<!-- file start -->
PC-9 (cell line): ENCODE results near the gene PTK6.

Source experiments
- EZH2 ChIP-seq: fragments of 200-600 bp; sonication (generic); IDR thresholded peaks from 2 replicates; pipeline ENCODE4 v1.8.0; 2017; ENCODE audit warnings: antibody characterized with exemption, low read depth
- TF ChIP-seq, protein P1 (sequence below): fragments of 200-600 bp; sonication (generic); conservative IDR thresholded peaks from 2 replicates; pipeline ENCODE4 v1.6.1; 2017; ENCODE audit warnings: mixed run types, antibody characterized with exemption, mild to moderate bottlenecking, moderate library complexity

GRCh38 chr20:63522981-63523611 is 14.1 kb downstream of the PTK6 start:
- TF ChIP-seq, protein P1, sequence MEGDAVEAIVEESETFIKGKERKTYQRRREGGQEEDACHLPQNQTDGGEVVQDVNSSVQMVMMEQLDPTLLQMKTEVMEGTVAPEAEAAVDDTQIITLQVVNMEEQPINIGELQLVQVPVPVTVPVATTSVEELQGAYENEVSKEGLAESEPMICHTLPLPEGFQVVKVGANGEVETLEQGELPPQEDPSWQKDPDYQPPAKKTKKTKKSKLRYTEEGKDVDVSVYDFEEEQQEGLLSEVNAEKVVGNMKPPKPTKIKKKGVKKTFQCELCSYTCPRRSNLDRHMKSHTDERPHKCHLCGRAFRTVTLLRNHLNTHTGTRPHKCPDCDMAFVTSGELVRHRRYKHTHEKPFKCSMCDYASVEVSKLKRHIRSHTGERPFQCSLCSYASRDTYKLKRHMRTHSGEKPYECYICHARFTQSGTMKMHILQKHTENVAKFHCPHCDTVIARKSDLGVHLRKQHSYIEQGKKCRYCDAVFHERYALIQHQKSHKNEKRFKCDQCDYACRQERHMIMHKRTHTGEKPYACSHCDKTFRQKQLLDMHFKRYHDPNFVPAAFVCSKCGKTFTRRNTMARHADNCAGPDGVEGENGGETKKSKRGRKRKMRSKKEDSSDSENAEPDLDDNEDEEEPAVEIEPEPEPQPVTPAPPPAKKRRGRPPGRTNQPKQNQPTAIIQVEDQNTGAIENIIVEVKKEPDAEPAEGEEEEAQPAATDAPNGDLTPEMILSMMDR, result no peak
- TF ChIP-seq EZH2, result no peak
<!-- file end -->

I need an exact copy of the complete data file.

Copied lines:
PC-9 (cell line): ENCODE results near the gene PTK6.

Source experiments
- EZH2 ChIP-seq: fragments of 200-600 bp; sonication (generic); IDR thresholded peaks from 2 replicates; pipeline ENCODE4 v1.8.0; 2017; ENCODE audit warnings: antibody characterized with exemption, low read depth
- TF ChIP-seq, protein P1 (sequence below): fragments of 200-600 bp; sonication (generic); conservative IDR thresholded peaks from 2 replicates; pipeline ENCODE4 v1.6.1; 2017; ENCODE audit warnings: mixed run types, antibody characterized with exemption, mild to moderate bottlenecking, moderate library complexity

GRCh38 chr20:63522981-63523611 is 14.1 kb downstream of the PTK6 start:
- TF ChIP-seq, protein P1, sequence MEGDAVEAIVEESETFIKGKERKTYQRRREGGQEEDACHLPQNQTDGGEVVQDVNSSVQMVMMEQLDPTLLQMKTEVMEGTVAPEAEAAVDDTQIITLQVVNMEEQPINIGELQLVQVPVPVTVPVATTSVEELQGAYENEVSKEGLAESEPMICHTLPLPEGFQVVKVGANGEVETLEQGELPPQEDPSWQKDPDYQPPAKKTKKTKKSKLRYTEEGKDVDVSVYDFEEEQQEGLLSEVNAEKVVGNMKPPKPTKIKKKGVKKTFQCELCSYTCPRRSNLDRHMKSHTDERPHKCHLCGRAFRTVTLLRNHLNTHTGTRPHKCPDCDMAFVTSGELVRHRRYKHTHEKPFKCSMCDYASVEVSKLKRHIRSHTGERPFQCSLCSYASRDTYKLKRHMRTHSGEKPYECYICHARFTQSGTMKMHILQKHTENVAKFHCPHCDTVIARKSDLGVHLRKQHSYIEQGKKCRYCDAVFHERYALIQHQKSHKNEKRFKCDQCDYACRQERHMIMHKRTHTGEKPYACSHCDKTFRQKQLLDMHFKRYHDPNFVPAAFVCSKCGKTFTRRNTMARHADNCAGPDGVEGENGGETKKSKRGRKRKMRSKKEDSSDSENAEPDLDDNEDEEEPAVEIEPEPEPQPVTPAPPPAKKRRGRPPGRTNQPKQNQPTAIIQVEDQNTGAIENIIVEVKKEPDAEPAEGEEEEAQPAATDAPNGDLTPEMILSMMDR, result no peak
- TF ChIP-seq EZH2, result no peak